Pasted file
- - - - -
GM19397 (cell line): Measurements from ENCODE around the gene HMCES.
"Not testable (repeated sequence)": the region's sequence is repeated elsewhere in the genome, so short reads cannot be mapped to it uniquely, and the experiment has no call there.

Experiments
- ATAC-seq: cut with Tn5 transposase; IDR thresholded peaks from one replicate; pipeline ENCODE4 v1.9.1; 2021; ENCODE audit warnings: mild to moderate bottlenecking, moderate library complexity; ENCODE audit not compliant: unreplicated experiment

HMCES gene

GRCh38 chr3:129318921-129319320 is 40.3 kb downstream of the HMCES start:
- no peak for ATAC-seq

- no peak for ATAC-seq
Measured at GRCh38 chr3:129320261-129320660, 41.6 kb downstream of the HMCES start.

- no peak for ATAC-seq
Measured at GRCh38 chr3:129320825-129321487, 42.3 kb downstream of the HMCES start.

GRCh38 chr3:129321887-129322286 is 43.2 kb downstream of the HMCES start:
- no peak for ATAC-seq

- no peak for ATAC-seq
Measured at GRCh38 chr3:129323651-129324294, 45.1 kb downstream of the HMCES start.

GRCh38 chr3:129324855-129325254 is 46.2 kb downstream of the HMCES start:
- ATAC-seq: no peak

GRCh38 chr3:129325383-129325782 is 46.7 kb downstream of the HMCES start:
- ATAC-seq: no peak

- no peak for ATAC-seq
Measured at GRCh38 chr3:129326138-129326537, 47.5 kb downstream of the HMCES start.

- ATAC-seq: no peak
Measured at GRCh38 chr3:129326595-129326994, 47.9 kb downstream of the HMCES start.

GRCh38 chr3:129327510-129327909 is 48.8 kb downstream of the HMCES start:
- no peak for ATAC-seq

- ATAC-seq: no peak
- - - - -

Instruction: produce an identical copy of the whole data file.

GM19397 (cell line): Measurements from ENCODE around the gene HMCES.
"Not testable (repeated sequence)": the region's sequence is repeated elsewhere in the genome, so short reads cannot be mapped to it uniquely, and the experiment has no call there.

Experiments
- ATAC-seq: cut with Tn5 transposase; IDR thresholded peaks from one replicate; pipeline ENCODE4 v1.9.1; 2021; ENCODE audit warnings: mild to moderate bottlenecking, moderate library complexity; ENCODE audit not compliant: unreplicated experiment

HMCES gene

GRCh38 chr3:129318921-129319320 is 40.3 kb downstream of the HMCES start:
- no peak for ATAC-seq

- no peak for ATAC-seq
Measured at GRCh38 chr3:129320261-129320660, 41.6 kb downstream of the HMCES start.

- no peak for ATAC-seq
Measured at GRCh38 chr3:129320825-129321487, 42.3 kb downstream of the HMCES start.

GRCh38 chr3:129321887-129322286 is 43.2 kb downstream of the HMCES start:
- no peak for ATAC-seq

- no peak for ATAC-seq
Measured at GRCh38 chr3:129323651-129324294, 45.1 kb downstream of the HMCES start.

GRCh38 chr3:129324855-129325254 is 46.2 kb downstream of the HMCES start:
- ATAC-seq: no peak

GRCh38 chr3:129325383-129325782 is 46.7 kb downstream of the HMCES start:
- ATAC-seq: no peak

- no peak for ATAC-seq
Measured at GRCh38 chr3:129326138-129326537, 47.5 kb downstream of the HMCES start.

- ATAC-seq: no peak
Measured at GRCh38 chr3:129326595-129326994, 47.9 kb downstream of the HMCES start.

GRCh38 chr3:129327510-129327909 is 48.8 kb downstream of the HMCES start:
- no peak for ATAC-seq

- ATAC-seq: no peak